Posted by: Dave Richeson | September 11, 2008

Wobbly tables and the intermediate value theorem

Tomorrow I’ll be introducing the intermediate value theorem (IVT) to my calculus class.  Recall the statement of the IVT: if f is a continuous function on the interval ~[a,b] and y_0 is between f(a) and f(b), then there exists a value c\in[a,b] such that f(c)=y_0.  In other words, f achieves all of the intermediate values between f(a) and f(b).

This is a very underappreciated theorem by the students.  They think that it is “obvious”—if a function is continuous, then clearly it will hit all of the intermediate values.  That’s what continuous means, right?

I remind them that continuity is defined at a point—it is a local definition.  I try to convince them that their intuition about continuity is global, and that it is precisely the IVT that supports their intuition.

As for applications of the IVT, I first remind them of the saying “the straw that broke the camel’s back.”  That such a straw exists is an application of the IVT.  I also have them prove that at every instant there are two antipodal points on earth that have the same temperature. (For each point x on a given line of longitude define f(x) to be the temperature at x minus the temperature at -x. Since f is continuous and f(\text{north pole})=-f(\text{south pole}), there must be a location x_0 on this line of longitude at which f(x_0)=0.  In other words, the temperature at x_0 and at -x_0 are the same.)

My new favorite application of the IVT is the wobbly table theorem: every rectangular table placed on uneven ground can be stabilized by rotating it.  This was proved in 2005 by Baritompa, Löwen, Polster, and Ross.  Here is an excerpt from their paper.

Balancing a Square Table by Turning–the Intermediate Value Theorem in Action. Consider a wobbling square table. We wobble the table until two opposite vertices of the associated mathematical table are on the ground, and the other two vertices are the same vertical distance above the ground… Let’s call this position of the table its initial position. By pushing down on the table, we can make the hovering vertices touch the ground and, in doing so, we have shoved the “touching” vertices that same vertical distance into the ground. We call this new position of the table its end position… Starting in the initial position, we now rotate the table around the z-axis; in doing so, we ensure that at all times the center of the mathematical table is on the z-axis, that the same pair of vertices as in the initial position are touching the ground, and that the other two vertices are an equal vertical distance from the ground. Eventually, we will arrive at the end position. So, we started out with two vertices hovering above the ground, and we finished with the same vertices shoved below the ground. Furthermore, the vertical distance of the hovering vertices depends continuously on the rotation angle. Hence, by the Intermediate Value Theorem, somewhere during the rotation these vertices are also touching the ground: that is, the table has been balanced locally.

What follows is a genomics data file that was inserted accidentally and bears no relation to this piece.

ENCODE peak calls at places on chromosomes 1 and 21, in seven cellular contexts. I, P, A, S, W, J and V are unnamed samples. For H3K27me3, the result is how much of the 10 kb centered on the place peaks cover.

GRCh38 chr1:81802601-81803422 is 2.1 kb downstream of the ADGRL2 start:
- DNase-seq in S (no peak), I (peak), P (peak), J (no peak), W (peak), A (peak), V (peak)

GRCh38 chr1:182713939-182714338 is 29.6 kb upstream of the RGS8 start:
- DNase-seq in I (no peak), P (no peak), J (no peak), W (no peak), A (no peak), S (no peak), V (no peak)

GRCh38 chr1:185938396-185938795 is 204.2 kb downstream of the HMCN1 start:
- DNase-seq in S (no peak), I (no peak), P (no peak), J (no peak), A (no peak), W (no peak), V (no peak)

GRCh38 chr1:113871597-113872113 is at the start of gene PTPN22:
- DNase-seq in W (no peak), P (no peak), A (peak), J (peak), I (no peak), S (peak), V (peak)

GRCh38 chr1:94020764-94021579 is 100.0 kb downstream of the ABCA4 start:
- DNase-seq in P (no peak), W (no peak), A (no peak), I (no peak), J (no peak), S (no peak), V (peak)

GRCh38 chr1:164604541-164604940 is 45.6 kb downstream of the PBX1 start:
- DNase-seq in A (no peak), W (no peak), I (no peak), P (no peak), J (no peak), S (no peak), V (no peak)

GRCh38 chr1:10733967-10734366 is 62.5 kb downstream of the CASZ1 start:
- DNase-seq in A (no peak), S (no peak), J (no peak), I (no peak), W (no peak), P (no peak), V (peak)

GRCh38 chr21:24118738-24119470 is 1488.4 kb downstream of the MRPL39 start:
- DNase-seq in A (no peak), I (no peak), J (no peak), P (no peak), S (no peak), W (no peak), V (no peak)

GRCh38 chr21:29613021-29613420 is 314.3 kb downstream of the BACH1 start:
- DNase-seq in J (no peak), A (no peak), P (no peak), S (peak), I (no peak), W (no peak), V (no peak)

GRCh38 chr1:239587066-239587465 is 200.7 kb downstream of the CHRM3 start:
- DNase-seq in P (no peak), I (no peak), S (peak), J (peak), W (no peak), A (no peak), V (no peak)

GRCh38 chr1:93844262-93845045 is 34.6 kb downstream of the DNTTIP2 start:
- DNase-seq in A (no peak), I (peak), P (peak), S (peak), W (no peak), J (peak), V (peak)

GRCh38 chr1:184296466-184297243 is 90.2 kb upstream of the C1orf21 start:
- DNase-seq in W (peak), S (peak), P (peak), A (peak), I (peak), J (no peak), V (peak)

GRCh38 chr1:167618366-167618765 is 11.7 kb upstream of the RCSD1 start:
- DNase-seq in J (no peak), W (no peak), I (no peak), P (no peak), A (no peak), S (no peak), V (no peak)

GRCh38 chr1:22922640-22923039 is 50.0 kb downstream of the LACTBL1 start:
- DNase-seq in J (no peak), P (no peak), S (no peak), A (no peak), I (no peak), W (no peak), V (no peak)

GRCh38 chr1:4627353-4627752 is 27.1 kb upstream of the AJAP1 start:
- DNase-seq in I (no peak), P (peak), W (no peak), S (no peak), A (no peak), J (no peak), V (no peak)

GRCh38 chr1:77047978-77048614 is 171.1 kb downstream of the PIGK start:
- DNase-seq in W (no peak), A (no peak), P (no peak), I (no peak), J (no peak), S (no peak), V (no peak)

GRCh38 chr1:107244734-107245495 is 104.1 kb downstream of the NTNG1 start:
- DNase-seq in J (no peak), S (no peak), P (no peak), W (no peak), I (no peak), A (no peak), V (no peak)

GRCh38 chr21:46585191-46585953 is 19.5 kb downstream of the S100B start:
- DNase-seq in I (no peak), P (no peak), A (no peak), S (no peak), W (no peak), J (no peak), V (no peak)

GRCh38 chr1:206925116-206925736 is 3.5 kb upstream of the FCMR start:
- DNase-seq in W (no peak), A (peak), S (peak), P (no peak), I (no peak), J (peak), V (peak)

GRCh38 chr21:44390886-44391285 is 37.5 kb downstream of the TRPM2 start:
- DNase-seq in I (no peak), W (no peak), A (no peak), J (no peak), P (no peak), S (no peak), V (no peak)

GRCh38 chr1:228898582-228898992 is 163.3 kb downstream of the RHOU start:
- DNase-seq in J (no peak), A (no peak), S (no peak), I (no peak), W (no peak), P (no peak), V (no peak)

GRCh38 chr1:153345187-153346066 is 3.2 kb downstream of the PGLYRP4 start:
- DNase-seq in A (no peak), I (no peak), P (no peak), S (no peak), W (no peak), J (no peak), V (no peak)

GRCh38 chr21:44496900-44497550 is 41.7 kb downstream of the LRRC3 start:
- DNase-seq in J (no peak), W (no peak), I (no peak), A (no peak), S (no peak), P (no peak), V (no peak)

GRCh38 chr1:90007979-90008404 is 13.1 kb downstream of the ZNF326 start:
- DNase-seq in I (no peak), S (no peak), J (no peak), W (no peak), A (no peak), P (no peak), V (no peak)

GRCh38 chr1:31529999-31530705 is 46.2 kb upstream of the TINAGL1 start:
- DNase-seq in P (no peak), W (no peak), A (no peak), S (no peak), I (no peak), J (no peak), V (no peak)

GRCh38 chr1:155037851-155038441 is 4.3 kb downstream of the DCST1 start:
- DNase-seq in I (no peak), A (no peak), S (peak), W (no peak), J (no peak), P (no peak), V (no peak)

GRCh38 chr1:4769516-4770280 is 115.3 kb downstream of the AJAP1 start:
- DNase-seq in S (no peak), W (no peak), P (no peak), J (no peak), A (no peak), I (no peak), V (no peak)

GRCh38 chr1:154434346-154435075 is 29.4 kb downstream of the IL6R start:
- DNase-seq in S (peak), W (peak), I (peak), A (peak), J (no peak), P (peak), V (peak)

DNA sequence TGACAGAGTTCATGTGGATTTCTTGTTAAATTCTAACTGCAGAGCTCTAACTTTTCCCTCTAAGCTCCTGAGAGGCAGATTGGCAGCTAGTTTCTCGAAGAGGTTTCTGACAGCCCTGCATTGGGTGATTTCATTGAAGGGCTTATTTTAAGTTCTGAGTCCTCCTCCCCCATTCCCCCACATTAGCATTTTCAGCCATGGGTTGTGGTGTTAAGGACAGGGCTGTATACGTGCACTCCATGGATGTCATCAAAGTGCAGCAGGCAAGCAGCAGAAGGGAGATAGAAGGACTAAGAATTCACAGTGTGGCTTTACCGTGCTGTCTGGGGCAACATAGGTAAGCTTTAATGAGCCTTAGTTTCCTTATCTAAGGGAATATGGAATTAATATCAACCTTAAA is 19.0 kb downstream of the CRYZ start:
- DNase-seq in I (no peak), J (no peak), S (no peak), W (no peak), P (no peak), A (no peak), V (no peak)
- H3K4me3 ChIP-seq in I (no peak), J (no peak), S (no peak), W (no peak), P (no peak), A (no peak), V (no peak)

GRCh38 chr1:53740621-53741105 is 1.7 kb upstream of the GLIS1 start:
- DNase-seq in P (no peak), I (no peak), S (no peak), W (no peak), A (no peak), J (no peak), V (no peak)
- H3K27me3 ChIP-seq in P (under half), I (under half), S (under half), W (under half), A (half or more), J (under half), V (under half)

Polster has a video on his website illustrating the behavior of the table.

They do point out that although it is always possible to stabilize the table, it won’t necessarily be horizontal. So the drinks may slide off and crash to the floor.


  1. It may be obvious but shouldn’t you point out that the table must be square and the legs must be the exact same length? I only mention this because in my years applying mathematics to engineering, errors were often made by not clarifying assumptions. Real world tables usually wobble because two opposing legs are shorter than the other two. I can imagine your students going back to their dorm and rotating a table fruitlessly until finally giving up on theory and folding a paper to go under one leg.

    Great blog. Keep it up

  2. Thank you for the comment. You’re right about the need to be precise with our assumptions (see a later post for my thoughts on that!)

    In the paper the authors define a mathematical table to be a rectangle with diameter 2. This implies that “the legs” are all the same length, but the table need not be square (although it was in the excerpt that I pasted)—rectangular is good enough. Here’s their theorem.

    Theorem 1 (Balancing Mathematical Tables) A mathematical table can always be balanced
    locally, as long as the ground function g is continuous.

    They do comment on mathematical vs. real tables.


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